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Spotting & Step Drills, Countersinks &
Center Reamers Technical Information

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Basics of...Spotting & Step Drills,
Countersinks & Center Reamers
Spotting Drill Countersink (Single Flute) Combined Drill & Countersink (Plain Type)


Holes are drilled in a workpiece for many different reasons. Often, the process begins with a spotting operation and ends with a countersinking operation.

Spotting/Center Drills

Starting a hole with a spot drill provides a true center for more accurate drilling. Always choose a spot drill with an equal or greater angle than the drill that will
be used to make the finished hole.



  • Used to create a chamfer for the hole that is being produced
  • Always select a size larger than the drill to be used to create the hole


  • Used for preparing a hole for a 118° or 120° drill bit


  • For preparing a hole for a 130° or 140° high performance drill bit

Countersinks & Center Reamers

Countersinks are versatile tools that are typically used after a hole is drilled.
They can chamfer and deburr, but their primary function is to make an angled
cut at the top of a hole to form a seat for a fastener.
Center reamers are designed for countersinking holes for centers, flathead
screws and rivets. They can also be used to clean and enlarge existing holes.


Single Flute

  • Provides the best centering of all countersinks and a smoother surface finish
  • Suitable for hand-held operations and production set-ups

3 & 4 Flute

  • Provide the best chip clearance and are suitable when machining plastics and non-ferrous metals such as aluminum, copper, brass and bronze

6 Flute

  • Allow the highest feed rates of all countersinks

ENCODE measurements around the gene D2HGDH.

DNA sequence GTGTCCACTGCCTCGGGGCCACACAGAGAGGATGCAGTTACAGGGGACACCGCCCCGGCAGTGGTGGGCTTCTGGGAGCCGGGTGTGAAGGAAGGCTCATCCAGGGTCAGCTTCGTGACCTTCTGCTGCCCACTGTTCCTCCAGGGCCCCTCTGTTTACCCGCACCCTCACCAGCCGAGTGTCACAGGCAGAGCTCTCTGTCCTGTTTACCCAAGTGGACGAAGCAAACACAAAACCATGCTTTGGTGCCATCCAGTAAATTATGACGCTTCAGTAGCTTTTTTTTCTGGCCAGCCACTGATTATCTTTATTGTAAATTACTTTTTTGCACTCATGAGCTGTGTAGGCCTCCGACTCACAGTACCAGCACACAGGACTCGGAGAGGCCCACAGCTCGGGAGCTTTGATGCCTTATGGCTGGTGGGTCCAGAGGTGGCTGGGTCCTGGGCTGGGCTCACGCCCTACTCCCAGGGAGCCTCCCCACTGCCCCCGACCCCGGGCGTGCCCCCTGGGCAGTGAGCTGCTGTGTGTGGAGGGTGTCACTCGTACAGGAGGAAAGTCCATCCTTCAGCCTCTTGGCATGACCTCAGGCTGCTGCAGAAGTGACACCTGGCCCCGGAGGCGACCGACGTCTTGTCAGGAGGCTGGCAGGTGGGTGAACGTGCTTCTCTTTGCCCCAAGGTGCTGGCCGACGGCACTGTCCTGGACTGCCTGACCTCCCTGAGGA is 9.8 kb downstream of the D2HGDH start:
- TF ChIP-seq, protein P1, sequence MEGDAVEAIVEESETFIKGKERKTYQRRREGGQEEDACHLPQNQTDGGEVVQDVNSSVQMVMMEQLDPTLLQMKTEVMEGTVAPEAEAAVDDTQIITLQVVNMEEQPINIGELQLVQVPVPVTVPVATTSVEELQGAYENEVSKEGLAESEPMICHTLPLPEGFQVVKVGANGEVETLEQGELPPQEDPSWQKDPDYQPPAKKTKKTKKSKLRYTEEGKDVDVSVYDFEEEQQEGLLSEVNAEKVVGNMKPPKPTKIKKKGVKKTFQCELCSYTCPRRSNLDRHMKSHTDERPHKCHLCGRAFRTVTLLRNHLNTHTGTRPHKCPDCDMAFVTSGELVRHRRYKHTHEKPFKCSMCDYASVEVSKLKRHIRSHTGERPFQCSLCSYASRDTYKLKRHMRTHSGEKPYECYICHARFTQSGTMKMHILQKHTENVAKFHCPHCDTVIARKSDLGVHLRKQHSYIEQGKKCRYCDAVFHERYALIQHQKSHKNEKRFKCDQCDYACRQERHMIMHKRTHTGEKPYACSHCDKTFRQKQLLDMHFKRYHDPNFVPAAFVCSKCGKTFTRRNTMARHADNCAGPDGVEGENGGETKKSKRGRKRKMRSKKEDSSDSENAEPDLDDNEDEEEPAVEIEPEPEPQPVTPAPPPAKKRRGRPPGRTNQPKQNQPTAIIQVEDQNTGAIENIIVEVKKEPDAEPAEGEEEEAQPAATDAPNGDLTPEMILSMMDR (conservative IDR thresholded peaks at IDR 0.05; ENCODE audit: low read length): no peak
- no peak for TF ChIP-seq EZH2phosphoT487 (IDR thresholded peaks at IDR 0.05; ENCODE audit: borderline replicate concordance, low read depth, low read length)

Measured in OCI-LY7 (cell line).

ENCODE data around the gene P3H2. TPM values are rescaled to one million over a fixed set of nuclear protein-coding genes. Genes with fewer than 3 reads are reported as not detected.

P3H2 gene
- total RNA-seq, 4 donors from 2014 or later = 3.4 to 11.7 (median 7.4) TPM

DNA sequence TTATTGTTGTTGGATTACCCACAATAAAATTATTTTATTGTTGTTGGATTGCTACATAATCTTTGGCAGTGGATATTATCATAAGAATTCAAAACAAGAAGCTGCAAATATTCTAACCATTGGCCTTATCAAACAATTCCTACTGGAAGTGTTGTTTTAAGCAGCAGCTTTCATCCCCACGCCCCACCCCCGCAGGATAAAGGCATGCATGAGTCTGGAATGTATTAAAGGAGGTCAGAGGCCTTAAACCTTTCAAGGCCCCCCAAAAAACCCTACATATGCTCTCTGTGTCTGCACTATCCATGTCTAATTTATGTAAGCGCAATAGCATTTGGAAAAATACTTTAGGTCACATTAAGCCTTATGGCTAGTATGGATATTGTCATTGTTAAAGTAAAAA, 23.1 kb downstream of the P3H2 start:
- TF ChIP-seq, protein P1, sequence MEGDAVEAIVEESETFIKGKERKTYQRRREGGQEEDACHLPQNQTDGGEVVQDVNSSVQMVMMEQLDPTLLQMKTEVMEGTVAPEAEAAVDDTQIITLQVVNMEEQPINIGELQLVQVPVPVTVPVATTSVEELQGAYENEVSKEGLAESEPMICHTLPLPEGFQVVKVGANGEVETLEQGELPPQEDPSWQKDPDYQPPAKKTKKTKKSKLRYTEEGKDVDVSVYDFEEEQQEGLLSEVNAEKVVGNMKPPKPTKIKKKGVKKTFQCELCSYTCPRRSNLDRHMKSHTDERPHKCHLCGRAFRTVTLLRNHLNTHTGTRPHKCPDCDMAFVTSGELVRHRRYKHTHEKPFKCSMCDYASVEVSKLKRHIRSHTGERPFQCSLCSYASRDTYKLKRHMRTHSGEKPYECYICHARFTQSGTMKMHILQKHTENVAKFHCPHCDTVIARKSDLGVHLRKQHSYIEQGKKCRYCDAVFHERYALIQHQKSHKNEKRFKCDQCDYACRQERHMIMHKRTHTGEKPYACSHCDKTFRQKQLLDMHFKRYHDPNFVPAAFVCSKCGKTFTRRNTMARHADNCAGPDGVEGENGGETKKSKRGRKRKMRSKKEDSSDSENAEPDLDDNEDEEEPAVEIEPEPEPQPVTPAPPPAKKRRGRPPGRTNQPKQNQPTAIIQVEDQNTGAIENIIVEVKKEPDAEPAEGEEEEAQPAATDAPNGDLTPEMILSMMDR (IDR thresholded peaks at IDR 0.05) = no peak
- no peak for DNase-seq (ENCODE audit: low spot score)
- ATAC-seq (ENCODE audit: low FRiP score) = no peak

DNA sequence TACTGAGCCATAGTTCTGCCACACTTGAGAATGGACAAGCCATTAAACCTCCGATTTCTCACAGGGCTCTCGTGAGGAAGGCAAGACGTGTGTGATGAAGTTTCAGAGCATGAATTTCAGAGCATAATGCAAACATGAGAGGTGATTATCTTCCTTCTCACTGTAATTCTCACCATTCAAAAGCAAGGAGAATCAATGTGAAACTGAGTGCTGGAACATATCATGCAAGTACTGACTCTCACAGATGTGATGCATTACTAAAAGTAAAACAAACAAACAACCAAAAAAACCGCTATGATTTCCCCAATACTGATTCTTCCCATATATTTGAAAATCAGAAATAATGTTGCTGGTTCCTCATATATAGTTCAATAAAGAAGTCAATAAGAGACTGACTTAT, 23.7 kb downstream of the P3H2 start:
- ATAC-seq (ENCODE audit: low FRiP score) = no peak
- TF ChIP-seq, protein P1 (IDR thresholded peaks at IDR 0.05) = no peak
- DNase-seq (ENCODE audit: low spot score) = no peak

• Provide a longer life, as cutting load is distributed across more edges

Drill Point

  • Allows user to spot drill, countersink and edge chamfer with the same tool


  • Provide the tightest tolerances


  • Reduce vibration and noise

Jobber Length Step Drills

  • Step drills can produce holes with two or more diameters during one set-up.
  • The step drill is a modified standard drill and functions as a combination tool
    because of the point which is ground to a desired diameter. This implies it has
    the same flute for the different diameters.
  • Jobber length step drills, sometimes known as subland drills, can be used for
    drilling and countersinking flat head machine screws, drilling chamfered holes
    prior to tapping and drilling and counterboring cap screw clearance holes.

Combined Drills & Countersinks

As the name implies, these tools are designed to improve productivity by
performing the drill and countersink operation in one pass.



  • Most common style
  • Standard flute clearance


  • Have increased flute clearance
  • Provide better productivity and more accurate holes than all other countersinks

Bell or Bugle

  • Bevels the outer edge of the hole, preparing the workpiece for additional
    machining processes



  • Specifically for creating holes that will be used to machine between centers


  • Designed to create holes that match the angle of the most popular flat and oval head screws


  • Use to create holes that match the angle of flat and oval head screws, and to enlarge existing holes


High Speed Steel (M1, M2, M7, M50)

  • Combines good tool life and productivity with minimal cost
  • Works well in free cutting and carbon steels as well as soft, non-ferrous
    materials like aluminum, brass, bronze and copper

Cobalt (M35, M42)

  • Better wear resistance, higher hardness and toughness than HSS
  • Very little chipping or micro chipping under severe cutting conditions, allowing
    the tool to run 10% faster than HSS
  • With the right point angle and helix, cobalt is the most cost-effective for
    machining cast iron, heat-treated steels and titanium alloys

Solid Carbide

  • For high-performance applications
  • Can run faster and withstand higher temperatures, while providing good wear
  • Carbide is brittle and tends to chip when conditions are not ideal; heavy feed
    rates are more suitable for HSS and Cobalt tools
  • Used in abrasive and tough-to-machine materials: cast iron, non-ferrous
    alloys, glass, plastics and composites
  • Not recommended for hand held operations